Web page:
KJV
1. Now these were the sons of David, which were born unto him in Hebron; the firstborn Amnon, of Ahinoam the Jezreelitess; the second Daniel, of Abigail the Carmelitess:

NET
1. These were the sons of David who were born to him in Hebron: The firstborn was Amnon, whose mother was Ahinoam from Jezreel; the second was Daniel, whose mother was Abigail from Carmel;

LXX
...ὁ δεύτερος Δανιηλ τῇ Αβιγαια τῇ Καρμηλίᾳ
(... the second Daniil of Abigaia of Karmilia)

NETS (LXX)
...the second Daniel by Abigaia the Carmelite...

Brown Driver Briggs notes for the meanings of the name David:
1 Chronicles 3:1, דָּנִיֵּאל, but dub[ious], compare Che[OP 106]; ᵐ5 Δαμνιηλ, ᵐ5L & Manuscripts Δαλουια;
"" 2 Samuel 3:3 כִּלְאָב, ᵐ5 Δαλουια; Klo[Sm] proposes דֹּדִיָּה, & in Chronicles דֹּדִיאֵל, but grounds precarious.
SOURCE: https://biblehub.com/hebrew/1840.htm

Dr. Claude Mariottini writes:
Chileab was the son of David and Abigail. He probably died at an early age because he is never listed among David’s sons who vied for the throne. His name appears as Daniel in 1 Chronicles 3:1.
DPedia notes:
Though being the second son, Chileab was not a contender for the throne of Israel, even after the death of the first-born Amnon, the third-born Absalom and fourth-born Adonijah. He may have died before his father. Later rabbinic traditions name him as one of four ancient Israelites who died without sin, the other three being Benjamin, Jesse and Amram. The throne eventually passed to his younger half brother, Solomon. Chileab is known as Daluyah (Ancient Greek: Δαλουιὰ, Dalouià) in 2 Samuel in the Septuagint. According to Rashi, Rabbi Isaac said that some questioned whether Abigail was pregnant through David or her first husband, Nabal; therefore, God arranged that Chileab would resemble David. It is possible his name "Chileab," which can be translated "perfection of the father," is a reference to (or cause of) that legend.

The Revised English Version's commentary has:
Abigail had been the wife of Nabal, who was evil and whom David was going to kill, but Abigail interceded for her husband and household and kept David from killing Nabal (1 Sam. 25:2-35). Nabal died, likely of a stroke (1 Sam. 25:37-38), and then David sent and took Abigail as a wife (1 Sam. 25:39-42). Abigail’s son, David’s second son, was likely first named “Daniel” (thus the name in 1 Chron. 3:1). “Daniel” is a compound of “God” (el) and the verb “judge” and would have meant something like, “God has judged,” with the idea being, “God has judged me and found me innocent.” Thus, Daniel was likely given his name because David felt himself innocent in Nabal’s death and in the fact he had taken Nabal’s wife as his own. David noted as much when he said that Yahweh had pleaded his case in the death of Nabal (1 Sam. 25:39).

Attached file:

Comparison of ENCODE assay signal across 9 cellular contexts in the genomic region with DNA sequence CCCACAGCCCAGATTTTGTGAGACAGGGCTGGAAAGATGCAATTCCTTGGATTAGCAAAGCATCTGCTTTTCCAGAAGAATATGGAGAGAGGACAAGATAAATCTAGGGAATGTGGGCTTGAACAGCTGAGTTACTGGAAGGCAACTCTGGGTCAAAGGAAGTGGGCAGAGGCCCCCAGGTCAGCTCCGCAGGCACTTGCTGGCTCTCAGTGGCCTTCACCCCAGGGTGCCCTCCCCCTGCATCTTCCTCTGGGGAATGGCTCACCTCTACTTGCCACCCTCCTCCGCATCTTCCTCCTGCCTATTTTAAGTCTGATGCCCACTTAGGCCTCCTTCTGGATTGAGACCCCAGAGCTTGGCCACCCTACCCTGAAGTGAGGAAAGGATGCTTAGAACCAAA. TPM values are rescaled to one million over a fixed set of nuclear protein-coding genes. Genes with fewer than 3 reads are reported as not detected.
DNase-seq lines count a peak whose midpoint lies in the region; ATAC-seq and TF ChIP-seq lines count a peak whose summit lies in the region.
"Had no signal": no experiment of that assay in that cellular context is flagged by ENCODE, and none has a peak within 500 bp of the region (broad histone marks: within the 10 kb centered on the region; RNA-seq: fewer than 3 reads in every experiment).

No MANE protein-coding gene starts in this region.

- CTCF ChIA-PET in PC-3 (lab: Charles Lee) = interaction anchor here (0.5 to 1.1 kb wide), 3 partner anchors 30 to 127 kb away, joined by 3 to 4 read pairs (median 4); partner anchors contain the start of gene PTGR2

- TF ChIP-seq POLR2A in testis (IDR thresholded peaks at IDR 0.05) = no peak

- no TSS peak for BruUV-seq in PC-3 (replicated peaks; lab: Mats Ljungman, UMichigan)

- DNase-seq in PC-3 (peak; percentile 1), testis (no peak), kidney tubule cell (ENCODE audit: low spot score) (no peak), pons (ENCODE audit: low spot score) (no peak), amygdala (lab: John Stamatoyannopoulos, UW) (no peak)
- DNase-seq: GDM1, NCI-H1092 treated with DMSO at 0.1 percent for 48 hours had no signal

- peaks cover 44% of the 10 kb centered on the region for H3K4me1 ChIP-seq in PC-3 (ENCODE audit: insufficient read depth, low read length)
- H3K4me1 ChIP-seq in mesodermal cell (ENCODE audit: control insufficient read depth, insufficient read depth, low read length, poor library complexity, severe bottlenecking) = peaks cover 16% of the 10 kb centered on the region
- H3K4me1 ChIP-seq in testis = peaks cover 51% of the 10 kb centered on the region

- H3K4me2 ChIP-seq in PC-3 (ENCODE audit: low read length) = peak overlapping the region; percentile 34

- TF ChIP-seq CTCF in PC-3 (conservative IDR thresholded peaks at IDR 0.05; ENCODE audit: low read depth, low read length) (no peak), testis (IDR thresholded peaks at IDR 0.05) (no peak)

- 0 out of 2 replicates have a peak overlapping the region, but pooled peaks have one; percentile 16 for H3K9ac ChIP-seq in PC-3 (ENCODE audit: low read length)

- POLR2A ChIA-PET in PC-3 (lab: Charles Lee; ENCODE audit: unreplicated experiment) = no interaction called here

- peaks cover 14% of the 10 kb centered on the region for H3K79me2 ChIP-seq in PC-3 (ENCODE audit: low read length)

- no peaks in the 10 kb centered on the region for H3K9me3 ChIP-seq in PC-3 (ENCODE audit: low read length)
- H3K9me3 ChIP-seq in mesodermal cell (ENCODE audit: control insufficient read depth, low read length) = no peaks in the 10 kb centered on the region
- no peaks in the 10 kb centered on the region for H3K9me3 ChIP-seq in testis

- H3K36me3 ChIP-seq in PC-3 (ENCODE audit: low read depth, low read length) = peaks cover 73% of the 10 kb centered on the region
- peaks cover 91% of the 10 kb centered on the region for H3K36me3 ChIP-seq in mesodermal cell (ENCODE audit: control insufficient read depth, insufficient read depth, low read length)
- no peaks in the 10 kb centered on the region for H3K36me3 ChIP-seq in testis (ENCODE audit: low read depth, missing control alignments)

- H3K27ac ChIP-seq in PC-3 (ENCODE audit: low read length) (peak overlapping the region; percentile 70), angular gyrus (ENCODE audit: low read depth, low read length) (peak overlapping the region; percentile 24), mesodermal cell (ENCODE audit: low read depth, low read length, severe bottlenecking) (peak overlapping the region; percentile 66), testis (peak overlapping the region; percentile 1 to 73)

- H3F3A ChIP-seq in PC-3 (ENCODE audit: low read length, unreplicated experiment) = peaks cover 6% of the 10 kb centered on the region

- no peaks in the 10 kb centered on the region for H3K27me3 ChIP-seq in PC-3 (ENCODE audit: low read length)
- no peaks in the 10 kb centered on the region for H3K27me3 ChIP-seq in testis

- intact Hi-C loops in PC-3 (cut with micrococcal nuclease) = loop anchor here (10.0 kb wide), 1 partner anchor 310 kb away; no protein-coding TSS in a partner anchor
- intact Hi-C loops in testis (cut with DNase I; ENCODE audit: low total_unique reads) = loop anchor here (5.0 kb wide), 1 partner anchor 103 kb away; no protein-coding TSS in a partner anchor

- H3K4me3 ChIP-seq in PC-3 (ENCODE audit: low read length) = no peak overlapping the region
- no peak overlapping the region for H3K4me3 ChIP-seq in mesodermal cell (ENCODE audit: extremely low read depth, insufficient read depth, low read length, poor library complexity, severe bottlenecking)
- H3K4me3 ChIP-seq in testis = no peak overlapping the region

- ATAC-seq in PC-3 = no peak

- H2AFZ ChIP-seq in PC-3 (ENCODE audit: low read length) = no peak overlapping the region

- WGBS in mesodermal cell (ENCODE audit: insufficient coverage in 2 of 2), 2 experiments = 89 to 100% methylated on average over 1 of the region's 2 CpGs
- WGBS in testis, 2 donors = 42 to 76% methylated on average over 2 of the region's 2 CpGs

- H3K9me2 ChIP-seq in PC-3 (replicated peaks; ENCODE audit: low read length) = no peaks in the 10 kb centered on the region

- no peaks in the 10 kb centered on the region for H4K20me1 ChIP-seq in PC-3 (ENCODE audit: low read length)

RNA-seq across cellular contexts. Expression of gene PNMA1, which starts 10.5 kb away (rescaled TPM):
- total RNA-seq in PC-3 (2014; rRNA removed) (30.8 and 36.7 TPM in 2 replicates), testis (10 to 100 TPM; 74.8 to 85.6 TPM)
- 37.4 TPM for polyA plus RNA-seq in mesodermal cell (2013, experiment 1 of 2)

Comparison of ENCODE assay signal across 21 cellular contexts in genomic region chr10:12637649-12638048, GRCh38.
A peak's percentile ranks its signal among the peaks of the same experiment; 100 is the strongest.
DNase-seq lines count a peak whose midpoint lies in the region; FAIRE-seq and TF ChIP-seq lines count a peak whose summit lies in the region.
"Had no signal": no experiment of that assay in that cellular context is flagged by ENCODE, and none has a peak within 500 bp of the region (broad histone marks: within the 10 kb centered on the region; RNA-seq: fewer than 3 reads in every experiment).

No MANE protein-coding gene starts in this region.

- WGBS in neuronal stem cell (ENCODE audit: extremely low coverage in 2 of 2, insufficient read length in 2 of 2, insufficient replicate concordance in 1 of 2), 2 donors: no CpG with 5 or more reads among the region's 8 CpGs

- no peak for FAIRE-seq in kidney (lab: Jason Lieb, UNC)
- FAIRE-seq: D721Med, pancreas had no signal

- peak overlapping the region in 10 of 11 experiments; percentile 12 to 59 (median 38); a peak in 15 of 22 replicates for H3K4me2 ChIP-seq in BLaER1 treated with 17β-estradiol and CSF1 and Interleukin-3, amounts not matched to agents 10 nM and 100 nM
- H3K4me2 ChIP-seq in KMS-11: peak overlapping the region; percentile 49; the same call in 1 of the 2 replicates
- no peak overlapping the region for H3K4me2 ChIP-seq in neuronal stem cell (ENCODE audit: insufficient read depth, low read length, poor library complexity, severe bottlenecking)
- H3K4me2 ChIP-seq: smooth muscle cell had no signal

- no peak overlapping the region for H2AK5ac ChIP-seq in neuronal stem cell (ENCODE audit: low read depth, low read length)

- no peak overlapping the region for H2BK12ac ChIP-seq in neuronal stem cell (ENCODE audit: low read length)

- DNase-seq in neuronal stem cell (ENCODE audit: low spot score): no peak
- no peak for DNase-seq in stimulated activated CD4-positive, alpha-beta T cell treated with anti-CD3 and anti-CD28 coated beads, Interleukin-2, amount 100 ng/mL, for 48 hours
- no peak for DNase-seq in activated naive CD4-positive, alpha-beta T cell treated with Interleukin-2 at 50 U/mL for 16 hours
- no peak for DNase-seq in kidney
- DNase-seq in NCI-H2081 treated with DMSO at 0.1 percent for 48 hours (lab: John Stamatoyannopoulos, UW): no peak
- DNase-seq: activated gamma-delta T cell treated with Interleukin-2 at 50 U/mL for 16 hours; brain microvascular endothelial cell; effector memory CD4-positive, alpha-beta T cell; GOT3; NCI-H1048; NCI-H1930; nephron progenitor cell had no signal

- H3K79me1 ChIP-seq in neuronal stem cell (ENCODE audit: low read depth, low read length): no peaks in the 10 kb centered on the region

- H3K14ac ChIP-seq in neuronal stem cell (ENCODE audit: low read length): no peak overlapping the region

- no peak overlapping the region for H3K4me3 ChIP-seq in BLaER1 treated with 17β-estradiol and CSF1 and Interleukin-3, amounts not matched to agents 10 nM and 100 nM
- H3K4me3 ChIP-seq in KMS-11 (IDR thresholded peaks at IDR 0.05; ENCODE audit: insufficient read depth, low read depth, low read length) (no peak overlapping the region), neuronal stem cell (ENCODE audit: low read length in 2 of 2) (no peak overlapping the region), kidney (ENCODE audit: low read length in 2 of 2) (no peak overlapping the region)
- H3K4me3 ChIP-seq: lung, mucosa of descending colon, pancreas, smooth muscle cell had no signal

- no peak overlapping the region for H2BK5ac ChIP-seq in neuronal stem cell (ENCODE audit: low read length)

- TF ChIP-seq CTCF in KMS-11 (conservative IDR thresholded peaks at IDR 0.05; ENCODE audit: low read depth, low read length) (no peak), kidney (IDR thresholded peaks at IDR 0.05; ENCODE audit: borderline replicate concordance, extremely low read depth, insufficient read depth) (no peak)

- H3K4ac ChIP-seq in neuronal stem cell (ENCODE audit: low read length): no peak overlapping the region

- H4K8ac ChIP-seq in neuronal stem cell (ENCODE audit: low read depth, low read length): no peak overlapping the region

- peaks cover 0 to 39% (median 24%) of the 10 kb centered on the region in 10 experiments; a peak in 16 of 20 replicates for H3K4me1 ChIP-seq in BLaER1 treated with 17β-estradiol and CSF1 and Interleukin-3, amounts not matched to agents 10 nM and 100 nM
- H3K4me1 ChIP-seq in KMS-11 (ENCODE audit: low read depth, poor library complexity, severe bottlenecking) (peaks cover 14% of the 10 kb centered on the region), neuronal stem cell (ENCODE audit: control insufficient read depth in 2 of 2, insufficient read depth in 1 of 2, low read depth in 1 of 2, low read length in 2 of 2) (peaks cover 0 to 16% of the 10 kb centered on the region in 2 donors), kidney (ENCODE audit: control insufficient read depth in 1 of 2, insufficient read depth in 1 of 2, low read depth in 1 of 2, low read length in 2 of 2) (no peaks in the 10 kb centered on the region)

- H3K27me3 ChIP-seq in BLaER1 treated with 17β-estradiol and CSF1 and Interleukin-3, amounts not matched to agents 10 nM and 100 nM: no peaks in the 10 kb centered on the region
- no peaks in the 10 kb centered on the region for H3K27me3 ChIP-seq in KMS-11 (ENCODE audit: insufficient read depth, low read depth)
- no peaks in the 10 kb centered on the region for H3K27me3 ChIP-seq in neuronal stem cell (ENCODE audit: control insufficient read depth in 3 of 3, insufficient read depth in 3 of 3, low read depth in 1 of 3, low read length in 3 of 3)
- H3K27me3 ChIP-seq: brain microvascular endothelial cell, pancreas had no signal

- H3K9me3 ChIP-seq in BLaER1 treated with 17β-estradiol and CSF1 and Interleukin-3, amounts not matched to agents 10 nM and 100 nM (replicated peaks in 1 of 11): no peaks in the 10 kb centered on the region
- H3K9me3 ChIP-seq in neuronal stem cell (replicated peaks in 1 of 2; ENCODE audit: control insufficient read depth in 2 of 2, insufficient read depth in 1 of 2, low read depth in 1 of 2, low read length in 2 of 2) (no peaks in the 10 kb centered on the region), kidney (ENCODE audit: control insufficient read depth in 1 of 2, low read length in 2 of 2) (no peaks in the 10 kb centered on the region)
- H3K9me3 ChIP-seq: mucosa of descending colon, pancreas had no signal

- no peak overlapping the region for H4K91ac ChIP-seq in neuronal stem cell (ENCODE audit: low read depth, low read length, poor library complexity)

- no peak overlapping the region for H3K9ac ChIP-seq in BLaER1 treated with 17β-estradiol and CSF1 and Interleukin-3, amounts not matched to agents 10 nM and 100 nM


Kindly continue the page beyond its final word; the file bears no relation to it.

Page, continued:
The Pulpit Commentary says:
The Midrash explains Chileab as meaning "Quite like the father." He is called Daniel in the parallel genealogy in 1 Chronicles 3:1, and this was probably his real name, and Chileab a name of affection. He must have died young, for Adonijah appears as David's eldest son after the death of Amnon and Absalom; and it is thus natural that he should still be known by the name he bore as a child.

The Cambridge Bible says about "Chileab":
Called in Chron. Daniel, the meaning of which name, “God is my judge,” suggests that it may have been given him to commemorate God’s judgment upon Nabal (1 Samuel 25:39; cp. Genesis 30:6). Some suppose that he bore both names, but the Sept. reading here Daluiah (Δαλουΐα), and the identity of the last three letters of Chileab in the Hebrew with the first three of the following word, make it extremely probable that the text of Samuel is corrupt.
This refers to 1 Sam. 25, where David tells Abigail when she persuaded him not to kill Nabal,
"...blessed be thou, which hast kept me this day from coming to shed blood, and from avenging myself with mine own hand"...
And it came to pass about ten days after, that the LORD smote Nabal, that he died. And when David heard that Nabal was dead, he said,
"Blessed be the LORD, that hath pleaded the cause of my reproach from the hand of Nabal, and hath kept his servant from evil: for the LORD hath returned the wickedness of Nabal upon his own head."
Gen. 30:6 has: "And Rachel said, God hath judged me, and hath also heard my voice, and hath given me a son: therefore called she his name Dan."

When the Cambridge Bible refers to the last three letters of Chileab and the first three of the following word in 1 Sam. 3, it is referring to to phrase "כלאב לאביגל" (KLAB LABIGL / K'l'ab l'Abig'l), meaning "Chileab of Abigail". The letters לאב (lab) are the last three letters of Chileab in Hebrew and are the first three letters of the phrase "of Abigail."

Elicott's commentary theorizes:
Perhaps Daniel is a corruption of Delaiah, as this name recurs in the line of David. Chileab may have had a second name (comp. Uzziah-Azariah, Mattaniah-Zedekiah), especially as Chileab appears to be a nickname, meaning "dog." (Comp. the Latin Canidius, Caninius, as a family name.)
Elicott has in mind that 1 Chronicles 3:24 refers to a descendant of David named "Dalaiah." The LXX in 2 Sam. 3:3 has "Δαλουία" (Dalouia), which is a bit different than "Dalaiah."
The Pulpit Commentary notes about 1 Chron. 3:1: "It is remarkable that the Syriac and Arabic versions translate "Caleb," both here and in the parallel passage."



Read articles online for Daniel for 1 chron
 

rakovsky

Well-known member